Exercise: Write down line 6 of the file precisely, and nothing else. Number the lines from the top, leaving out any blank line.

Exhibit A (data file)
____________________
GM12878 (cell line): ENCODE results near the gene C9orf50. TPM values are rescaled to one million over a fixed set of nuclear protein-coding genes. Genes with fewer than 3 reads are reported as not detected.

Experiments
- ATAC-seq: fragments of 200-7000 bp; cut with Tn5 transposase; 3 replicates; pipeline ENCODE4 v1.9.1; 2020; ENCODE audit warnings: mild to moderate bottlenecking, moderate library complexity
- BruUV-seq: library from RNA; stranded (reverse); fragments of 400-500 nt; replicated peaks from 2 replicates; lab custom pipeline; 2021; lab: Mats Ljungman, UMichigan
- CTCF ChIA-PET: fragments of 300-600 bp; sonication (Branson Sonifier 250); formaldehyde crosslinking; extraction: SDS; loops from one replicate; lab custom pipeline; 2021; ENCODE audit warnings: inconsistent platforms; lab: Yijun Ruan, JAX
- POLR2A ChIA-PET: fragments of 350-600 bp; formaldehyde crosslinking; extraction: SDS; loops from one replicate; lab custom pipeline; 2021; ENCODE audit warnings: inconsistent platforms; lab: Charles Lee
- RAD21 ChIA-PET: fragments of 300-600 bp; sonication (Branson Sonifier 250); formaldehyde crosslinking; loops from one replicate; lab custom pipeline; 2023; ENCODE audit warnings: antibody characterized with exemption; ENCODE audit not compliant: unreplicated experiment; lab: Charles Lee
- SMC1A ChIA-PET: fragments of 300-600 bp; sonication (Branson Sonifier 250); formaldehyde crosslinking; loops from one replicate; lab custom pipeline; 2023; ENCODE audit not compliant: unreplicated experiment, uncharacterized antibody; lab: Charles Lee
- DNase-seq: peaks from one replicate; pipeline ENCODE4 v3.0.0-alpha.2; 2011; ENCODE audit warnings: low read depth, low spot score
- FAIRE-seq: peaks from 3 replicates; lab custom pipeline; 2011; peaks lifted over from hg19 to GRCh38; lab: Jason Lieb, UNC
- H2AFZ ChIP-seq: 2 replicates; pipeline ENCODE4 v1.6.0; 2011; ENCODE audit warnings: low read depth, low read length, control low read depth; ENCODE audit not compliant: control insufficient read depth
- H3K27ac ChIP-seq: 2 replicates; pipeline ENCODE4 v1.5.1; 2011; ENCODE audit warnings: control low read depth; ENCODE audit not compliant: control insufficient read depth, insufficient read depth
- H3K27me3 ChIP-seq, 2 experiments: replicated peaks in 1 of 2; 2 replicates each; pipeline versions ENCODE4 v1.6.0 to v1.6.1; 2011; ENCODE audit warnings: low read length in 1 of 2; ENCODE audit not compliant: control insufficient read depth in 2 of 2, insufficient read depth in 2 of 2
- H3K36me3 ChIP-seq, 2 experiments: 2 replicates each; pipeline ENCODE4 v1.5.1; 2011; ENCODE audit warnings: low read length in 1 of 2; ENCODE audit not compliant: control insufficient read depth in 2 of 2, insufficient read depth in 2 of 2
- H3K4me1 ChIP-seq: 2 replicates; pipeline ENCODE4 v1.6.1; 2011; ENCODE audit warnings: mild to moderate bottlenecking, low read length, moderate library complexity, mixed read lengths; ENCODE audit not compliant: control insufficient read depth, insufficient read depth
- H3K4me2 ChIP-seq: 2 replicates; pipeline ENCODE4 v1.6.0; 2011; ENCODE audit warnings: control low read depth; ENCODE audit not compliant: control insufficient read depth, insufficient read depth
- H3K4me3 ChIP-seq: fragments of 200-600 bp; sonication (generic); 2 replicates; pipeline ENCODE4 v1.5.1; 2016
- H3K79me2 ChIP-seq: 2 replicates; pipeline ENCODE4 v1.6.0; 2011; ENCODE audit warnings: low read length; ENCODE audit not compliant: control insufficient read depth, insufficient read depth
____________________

- POLR2A ChIA-PET: fragments of 350-600 bp; formaldehyde crosslinking; extraction: SDS; loops from one replicate; lab custom pipeline; 2021; ENCODE audit warnings: inconsistent platforms; lab: Charles Lee